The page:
Red Flags for Robinhood
Stop me if you’ve heard this one: A tech startup raises buckets of money at a crazy valuation but then struggles to turn a profit. Along the way investors discover the startup doesn’t belong to the high-margin world of tech companies at all, but is instead grinding it out in a low-margin industry. This is the story of Uber and Lyft, and more recently of WeWork. Now, one wonders if the same fate will befall Robinhood.
If you’re unfamiliar, Robinhood is a stock-buying app popular with millennials. It has 10 million accounts as of December and has been credited by Jim Cramer and others for disrupting the brokerage industry with its commission-free trading platform. It has charismatic 30-something founders with shaggy hair and enjoys the techy gloss of other San Francisco startups. It has also raised $900 million and is valued at an eye-popping $7.6 billion—a figure within spitting distance of brokerage vet eTrade’s $10 billion valuation. An IPO is rumored to be in the works.
And yet red flags abound. Last month, Robinhood’s head of product departed barely a year into a term that coincided with a series of high profile bungles. The company’s missteps have included announcing a savings product that would pay 3% interest only to walk back the news after regulators warned it would be illegal (the product relaunched with a 2% rate much later). More recently came news of a potentially catastrophic bug that let users trade unlimited amounts on margin accounts.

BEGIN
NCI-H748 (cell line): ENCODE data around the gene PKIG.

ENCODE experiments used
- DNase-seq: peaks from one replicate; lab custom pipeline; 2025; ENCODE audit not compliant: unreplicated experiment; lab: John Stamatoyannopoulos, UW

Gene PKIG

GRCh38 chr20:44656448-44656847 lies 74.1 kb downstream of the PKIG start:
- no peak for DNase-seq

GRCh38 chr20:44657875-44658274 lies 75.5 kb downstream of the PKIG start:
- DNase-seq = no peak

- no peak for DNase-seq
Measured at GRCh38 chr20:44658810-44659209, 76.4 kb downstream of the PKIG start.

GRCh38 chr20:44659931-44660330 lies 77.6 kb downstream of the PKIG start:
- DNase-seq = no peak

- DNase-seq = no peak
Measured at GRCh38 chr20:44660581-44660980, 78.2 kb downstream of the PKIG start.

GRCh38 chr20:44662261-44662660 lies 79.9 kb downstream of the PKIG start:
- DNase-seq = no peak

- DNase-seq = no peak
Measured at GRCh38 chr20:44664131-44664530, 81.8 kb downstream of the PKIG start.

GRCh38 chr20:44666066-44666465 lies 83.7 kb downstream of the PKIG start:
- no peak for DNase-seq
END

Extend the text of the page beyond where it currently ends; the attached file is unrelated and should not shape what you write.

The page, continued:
Such incidents point to governance issues that, if not as epic as those at WeWork, may give prudent investors some pause. Another potential reason for unease is Robinhood’s underlying business model. It may have a slick app—as does Uber—but at the end of the day it is scrounging for revenues alongside a growing number of other brokerages that have recently copied Robinhood’s main selling point of free stock trades.